Alvarez lenses offer accurate and high-speed, dynamic tuning of optical power through a lateral shifting of two lens elements, making them an appealing solution to eliminate the inherent decoupling of accommodation and convergence seen in conventional stereoscopic displays. In this paper, we present a design of a compact eyepiece coupled with two lateral-shifting freeform Alvarez lenses to enable a compact, high-resolution, optical see-through head-mounted display (HMD). The proposed design is able to tune its focal depth from 0 to 3 diopters, rendering near-accurate focus cues with high image quality and a large undistorted see-through field of view (FOV). Our design utilizes an 1920x1080 color resolution organic light-emitting diode (OLED) microdisplay to achieve a >30 degree virtual diagonal FOV, with an angular resolution of <0.85 arcminutes and an average optical performance of > 0.4 contrast over the full field. We also experimentally demonstrate a fully functional benchtop prototype using mostly off-the-shelf optics.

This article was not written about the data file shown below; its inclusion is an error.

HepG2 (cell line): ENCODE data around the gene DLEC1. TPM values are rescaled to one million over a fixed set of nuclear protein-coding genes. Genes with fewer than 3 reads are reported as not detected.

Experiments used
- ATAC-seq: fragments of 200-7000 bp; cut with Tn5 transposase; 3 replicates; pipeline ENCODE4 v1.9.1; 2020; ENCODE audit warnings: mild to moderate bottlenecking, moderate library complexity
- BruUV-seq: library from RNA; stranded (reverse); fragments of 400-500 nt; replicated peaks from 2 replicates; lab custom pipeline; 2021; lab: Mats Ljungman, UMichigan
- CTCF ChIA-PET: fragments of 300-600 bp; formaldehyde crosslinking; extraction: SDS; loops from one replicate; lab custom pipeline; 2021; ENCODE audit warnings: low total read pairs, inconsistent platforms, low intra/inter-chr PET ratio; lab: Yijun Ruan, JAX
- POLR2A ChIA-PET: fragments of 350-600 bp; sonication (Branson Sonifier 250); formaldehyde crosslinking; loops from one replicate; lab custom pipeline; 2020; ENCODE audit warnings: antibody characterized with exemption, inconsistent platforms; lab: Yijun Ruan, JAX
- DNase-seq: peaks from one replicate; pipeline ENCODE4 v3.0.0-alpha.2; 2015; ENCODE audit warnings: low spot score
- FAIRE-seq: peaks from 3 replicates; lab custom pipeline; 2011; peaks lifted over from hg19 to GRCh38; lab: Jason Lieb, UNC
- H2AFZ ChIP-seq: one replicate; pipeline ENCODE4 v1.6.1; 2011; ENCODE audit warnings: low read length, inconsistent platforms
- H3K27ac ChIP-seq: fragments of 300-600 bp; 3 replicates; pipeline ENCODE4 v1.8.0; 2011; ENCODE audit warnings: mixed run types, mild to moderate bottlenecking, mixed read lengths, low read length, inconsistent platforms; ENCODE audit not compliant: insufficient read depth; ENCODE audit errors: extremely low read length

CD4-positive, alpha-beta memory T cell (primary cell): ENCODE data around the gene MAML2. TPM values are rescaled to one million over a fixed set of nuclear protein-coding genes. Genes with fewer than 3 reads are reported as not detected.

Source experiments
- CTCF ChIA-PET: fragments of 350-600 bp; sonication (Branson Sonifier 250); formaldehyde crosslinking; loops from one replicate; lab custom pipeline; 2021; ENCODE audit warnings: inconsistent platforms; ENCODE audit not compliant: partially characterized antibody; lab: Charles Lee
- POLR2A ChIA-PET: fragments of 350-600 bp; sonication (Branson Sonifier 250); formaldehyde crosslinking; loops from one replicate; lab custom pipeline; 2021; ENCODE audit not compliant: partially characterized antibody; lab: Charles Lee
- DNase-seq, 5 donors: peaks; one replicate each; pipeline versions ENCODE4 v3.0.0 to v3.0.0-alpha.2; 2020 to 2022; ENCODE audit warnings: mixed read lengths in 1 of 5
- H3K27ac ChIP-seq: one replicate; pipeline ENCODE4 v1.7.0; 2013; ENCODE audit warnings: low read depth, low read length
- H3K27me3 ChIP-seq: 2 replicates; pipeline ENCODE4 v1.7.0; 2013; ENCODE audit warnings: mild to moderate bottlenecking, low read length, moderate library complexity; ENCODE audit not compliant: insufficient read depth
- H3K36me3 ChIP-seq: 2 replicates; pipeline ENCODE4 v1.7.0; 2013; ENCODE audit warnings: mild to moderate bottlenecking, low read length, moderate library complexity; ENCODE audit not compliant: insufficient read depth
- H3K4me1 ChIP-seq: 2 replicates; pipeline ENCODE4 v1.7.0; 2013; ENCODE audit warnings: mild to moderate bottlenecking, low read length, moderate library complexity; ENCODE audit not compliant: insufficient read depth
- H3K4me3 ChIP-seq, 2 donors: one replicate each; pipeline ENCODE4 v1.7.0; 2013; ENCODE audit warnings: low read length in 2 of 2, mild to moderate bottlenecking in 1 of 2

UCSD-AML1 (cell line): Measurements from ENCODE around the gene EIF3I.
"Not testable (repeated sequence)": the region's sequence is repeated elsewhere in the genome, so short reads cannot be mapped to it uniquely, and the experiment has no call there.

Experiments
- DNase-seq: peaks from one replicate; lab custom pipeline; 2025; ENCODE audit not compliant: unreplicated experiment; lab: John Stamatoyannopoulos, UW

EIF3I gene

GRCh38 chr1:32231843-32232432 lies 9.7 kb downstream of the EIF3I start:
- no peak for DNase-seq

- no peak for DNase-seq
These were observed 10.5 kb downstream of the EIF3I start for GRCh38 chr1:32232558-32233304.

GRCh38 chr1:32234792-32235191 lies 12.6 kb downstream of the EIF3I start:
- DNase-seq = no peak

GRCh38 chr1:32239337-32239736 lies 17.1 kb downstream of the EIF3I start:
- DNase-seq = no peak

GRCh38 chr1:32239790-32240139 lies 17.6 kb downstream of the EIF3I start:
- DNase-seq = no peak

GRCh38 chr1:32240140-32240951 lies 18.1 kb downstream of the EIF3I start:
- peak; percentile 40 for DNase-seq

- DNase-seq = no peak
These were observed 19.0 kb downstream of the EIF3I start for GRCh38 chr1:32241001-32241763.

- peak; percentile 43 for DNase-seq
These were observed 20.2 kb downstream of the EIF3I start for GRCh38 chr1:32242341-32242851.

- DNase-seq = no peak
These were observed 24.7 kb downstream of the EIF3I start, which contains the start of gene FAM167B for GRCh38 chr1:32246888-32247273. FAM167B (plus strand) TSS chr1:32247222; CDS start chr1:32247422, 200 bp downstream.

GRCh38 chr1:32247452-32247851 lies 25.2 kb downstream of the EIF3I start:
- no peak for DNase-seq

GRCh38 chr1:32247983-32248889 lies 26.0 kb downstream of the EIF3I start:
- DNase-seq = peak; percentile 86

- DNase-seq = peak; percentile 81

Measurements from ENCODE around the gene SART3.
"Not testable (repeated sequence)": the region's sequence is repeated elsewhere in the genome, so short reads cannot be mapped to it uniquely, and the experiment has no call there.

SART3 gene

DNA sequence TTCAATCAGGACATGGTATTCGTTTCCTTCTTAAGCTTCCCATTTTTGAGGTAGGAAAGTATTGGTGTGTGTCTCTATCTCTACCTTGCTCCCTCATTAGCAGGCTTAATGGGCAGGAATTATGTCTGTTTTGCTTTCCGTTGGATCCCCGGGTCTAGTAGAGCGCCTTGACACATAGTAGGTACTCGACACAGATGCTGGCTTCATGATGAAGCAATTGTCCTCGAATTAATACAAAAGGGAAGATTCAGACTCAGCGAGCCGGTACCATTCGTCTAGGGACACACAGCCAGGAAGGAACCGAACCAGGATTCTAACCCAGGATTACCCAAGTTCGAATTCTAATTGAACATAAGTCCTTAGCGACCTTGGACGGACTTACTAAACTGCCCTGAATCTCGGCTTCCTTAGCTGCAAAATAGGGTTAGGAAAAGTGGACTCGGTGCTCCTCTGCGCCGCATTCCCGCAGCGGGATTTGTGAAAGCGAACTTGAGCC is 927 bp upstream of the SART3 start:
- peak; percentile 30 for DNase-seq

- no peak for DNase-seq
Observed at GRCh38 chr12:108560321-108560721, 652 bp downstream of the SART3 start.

© 2019 Optical Society of America under the terms of the OSA Open Access Publishing Agreement
Conventional head-mounted displays (HMDs) lack the ability to correctly render focus cues, including accommodation and retinal blur effects, because they merely present a pair of stereoscopic images with binocular disparities and other pictorial depth cues on a fixed image plane. These displays thus force an unnatural decoupling of the accommodation and convergence cues and induce a fundamental problem referred to as the vergence-accommodation conflict (VAC), which can lead to various visual artifacts, such as distorted depth perception and visual fatigue [1–3].